- He introduced a new racquet that whispers motivational quotes to him during key points. (Nein.)
- He pioneered a new app that gets his fans to shriek at officials any time they call his shot "out." (Nyet.)
If Federer didn't create a new shot, use new equipment, or excel thanks to a magical app, how has he been so successful when the rules of tennis basically haven’t changed?
The reality is that he does the basics very, very well. He serves, he volleys, and he hits his forehand and backhand very well. He uses the same basic shots as everyone else, but he executes them extremely well.
In my experience, this same principle is true in marketing. Your forehand might be a patient referral system. But just because you have a referral system doesn’t mean you do it well. The same is true for converting calls to appointments, for social media, for direct mail, and for a range of "heard-it-all-before" marketing activities.
Time to call in the cavalry
What if you don’t have the time or knowledge to put something in place that really works? In this case, the best approach is to get these activities coordinated by an expert. This approach may seem self-serving (pardon the pun) in my line of work, but suspend your skepticism for a moment. Let me explain . . .
When a business is brand new, there’s a tendency (and a financial need) to do everything yourself. However, no one is good at everything, and so your part-time efforts on marketing and various other activities generate part-time results.
I’ve seen this in my own business. Initially, I was doing my own graphic design work. This produced reasonable results. Then, I got a professional on board, and we started generating excellent results. The same thing happened for my video editing, pay-per-click advertising, and so on.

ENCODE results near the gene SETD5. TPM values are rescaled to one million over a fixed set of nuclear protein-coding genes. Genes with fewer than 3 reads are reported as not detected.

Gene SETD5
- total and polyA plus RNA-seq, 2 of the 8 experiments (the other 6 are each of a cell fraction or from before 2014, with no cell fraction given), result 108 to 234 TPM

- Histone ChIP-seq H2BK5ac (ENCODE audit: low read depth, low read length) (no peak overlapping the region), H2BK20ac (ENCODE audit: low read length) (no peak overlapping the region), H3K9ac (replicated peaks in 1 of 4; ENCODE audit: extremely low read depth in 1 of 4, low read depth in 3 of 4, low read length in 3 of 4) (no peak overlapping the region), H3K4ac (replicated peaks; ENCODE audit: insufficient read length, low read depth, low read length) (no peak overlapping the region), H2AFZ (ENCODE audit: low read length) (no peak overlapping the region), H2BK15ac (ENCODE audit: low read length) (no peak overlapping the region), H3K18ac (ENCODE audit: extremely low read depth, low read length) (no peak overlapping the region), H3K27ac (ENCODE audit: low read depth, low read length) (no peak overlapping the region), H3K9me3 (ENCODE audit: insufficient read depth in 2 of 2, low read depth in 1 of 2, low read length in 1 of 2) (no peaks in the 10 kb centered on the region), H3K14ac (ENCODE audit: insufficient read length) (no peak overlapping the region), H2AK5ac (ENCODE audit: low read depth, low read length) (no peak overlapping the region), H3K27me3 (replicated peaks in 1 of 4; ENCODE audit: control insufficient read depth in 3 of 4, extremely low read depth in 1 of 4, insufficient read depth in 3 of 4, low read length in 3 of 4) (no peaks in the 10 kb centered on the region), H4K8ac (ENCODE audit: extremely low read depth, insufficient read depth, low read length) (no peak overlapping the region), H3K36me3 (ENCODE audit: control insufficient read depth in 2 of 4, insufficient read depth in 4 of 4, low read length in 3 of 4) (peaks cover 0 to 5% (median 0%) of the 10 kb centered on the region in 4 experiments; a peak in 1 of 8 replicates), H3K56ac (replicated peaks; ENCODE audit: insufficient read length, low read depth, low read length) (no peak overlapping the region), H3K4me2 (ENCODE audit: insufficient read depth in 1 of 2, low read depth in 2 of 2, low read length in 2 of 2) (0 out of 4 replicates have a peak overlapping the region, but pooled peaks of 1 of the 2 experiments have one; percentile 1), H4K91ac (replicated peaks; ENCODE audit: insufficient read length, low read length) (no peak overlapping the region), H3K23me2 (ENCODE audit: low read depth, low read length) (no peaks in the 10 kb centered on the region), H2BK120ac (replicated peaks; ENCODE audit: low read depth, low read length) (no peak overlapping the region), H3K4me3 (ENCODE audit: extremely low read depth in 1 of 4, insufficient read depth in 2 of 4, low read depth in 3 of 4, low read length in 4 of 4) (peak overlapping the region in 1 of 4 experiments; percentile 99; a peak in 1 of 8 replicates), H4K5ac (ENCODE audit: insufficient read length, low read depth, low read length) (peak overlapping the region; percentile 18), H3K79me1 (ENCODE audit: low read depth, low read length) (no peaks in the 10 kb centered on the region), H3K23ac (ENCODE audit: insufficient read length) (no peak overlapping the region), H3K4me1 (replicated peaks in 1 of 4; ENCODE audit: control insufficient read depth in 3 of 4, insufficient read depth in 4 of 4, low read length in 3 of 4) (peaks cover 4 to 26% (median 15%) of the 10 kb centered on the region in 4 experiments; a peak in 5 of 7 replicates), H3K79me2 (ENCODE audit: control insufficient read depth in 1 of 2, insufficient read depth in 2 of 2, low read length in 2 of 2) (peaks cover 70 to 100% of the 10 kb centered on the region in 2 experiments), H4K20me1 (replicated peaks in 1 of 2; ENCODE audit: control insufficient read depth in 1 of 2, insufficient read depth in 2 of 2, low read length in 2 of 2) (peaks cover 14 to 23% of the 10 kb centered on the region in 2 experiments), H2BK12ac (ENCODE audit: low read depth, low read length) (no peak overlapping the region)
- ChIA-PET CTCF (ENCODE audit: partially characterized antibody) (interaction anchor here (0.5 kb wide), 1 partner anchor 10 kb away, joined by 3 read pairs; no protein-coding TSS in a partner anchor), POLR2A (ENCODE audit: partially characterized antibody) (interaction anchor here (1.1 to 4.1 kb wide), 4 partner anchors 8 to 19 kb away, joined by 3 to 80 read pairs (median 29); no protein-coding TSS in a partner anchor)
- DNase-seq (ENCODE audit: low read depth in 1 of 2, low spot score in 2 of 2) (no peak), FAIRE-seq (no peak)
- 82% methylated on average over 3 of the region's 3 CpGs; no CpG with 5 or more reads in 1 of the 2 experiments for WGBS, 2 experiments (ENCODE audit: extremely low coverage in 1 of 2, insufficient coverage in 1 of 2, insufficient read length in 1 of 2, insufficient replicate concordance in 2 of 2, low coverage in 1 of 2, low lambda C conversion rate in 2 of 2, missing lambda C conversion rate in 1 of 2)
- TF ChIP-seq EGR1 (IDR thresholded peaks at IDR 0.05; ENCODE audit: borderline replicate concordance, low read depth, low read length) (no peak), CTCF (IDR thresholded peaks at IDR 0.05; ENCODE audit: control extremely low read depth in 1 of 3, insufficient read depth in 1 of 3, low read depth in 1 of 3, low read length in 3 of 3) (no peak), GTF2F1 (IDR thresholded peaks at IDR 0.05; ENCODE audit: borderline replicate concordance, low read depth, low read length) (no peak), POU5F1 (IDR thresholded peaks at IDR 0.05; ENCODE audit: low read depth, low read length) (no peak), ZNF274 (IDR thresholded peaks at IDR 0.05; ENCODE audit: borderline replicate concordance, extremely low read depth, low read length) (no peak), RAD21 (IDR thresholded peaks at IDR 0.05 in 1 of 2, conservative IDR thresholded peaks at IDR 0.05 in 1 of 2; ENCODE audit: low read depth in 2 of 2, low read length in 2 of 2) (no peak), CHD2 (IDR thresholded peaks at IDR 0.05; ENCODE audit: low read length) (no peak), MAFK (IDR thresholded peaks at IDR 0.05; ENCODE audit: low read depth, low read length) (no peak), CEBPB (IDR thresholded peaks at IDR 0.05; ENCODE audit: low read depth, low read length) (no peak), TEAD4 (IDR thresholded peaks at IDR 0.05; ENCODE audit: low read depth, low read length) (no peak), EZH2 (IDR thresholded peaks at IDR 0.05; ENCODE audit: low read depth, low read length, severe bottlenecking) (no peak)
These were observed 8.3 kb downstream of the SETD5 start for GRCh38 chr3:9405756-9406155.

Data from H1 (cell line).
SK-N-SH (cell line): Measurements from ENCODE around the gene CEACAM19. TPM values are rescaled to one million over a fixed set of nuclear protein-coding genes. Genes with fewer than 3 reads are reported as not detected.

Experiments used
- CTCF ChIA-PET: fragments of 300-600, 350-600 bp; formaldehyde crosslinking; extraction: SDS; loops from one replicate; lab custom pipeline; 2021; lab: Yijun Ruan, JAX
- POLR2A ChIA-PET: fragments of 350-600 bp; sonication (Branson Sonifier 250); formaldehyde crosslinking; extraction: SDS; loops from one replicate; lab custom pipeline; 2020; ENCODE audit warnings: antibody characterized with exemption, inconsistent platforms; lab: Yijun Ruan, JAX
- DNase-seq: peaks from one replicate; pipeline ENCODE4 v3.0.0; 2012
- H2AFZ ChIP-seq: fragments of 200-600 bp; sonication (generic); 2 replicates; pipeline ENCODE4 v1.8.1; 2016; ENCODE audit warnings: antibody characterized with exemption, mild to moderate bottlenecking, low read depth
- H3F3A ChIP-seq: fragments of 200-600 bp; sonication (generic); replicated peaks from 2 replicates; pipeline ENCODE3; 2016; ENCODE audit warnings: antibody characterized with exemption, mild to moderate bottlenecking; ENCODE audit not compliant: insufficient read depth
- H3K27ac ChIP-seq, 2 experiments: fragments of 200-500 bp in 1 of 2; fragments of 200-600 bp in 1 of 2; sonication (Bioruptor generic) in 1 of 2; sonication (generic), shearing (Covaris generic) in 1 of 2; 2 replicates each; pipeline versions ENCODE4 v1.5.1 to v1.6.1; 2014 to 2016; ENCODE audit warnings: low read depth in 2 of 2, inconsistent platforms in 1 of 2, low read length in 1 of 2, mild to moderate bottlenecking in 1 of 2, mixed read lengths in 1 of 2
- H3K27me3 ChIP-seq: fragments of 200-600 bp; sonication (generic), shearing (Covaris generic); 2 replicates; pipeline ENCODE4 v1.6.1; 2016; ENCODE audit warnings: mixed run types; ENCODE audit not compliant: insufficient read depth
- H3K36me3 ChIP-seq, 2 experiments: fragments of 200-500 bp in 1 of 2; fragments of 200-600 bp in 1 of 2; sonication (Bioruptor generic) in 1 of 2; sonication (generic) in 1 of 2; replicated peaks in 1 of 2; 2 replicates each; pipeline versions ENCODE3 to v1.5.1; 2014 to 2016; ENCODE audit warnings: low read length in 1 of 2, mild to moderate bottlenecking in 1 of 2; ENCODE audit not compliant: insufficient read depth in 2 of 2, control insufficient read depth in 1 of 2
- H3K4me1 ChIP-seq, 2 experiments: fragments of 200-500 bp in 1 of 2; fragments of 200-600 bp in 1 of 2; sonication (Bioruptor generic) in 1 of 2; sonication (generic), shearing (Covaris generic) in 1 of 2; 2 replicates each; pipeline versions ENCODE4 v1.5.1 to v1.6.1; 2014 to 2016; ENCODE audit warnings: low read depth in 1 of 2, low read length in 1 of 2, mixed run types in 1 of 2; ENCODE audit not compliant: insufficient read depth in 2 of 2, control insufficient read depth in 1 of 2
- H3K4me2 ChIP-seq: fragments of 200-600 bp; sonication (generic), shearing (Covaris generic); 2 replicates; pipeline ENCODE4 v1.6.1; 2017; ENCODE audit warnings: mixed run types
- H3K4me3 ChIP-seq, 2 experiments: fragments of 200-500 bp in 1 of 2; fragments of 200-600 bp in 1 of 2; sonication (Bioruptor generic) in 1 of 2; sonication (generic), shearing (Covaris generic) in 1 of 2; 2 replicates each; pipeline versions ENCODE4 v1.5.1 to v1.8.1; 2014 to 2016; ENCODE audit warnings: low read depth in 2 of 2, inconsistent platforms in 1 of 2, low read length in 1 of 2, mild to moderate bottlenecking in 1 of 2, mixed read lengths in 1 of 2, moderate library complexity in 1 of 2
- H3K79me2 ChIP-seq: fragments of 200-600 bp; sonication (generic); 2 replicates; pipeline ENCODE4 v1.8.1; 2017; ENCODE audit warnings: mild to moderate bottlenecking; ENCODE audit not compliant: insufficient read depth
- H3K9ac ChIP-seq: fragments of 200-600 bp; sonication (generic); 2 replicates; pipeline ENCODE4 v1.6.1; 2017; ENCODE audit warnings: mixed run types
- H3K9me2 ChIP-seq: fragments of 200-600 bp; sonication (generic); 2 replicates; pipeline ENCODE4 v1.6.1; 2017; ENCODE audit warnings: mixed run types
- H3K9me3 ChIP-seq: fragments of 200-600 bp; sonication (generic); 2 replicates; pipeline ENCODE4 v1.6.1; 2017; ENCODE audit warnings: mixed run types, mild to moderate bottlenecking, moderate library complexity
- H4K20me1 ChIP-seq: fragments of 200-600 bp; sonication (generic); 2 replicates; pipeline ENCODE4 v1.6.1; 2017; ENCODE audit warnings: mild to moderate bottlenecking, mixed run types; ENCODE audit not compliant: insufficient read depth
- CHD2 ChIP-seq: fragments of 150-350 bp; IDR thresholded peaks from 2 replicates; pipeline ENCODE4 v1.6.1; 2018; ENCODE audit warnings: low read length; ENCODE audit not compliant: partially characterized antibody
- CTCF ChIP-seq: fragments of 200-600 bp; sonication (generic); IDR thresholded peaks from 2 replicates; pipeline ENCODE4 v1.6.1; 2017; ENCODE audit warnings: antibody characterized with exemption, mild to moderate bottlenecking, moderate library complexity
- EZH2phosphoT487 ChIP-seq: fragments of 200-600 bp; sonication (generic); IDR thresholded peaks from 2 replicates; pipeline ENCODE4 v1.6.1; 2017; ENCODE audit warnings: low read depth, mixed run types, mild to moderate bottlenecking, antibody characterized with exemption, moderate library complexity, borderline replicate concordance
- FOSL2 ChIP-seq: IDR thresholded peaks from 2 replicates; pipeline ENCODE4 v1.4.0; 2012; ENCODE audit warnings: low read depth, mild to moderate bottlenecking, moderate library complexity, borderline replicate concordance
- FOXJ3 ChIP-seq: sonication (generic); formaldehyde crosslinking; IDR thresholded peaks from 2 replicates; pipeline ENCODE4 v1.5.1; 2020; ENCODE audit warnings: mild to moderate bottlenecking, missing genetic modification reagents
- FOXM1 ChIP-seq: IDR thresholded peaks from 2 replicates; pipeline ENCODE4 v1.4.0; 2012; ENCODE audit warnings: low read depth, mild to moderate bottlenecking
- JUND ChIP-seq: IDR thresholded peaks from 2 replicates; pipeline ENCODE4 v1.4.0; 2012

If you study people who are successful in business, you’ll see that they recognize their weaknesses and surround themselves with others who are highly capable to get great results.
As part of your efforts trying to boost the results at your practice, do yourself a favor: forget the silver bullets. Instead, build a coordinated program of marketing activities across a range of areas. If this seems like too much, it’s probably time to get some help from a professional.
Angus Pryor is a dental practice growth expert. He holds a master's degree in marketing from the University of Southern Queensland. He is founder and CEO of Dental Profit System, a Sydney-based full-service marketing agency. He can be reached at firstname.lastname@example.org or by visiting dentalprofitsystem.com.
Editor's note: This article first appeared in the Apex360 e-newsletter. Apex360 is a DentistryIQ partner publication for dental practitioners and members of the dental industry. Its goal is to provide timely dental information and present it in meaningful context, empowering those in the dental space to make better business decisions. Subscribe to the Apex360 e-newsletter here.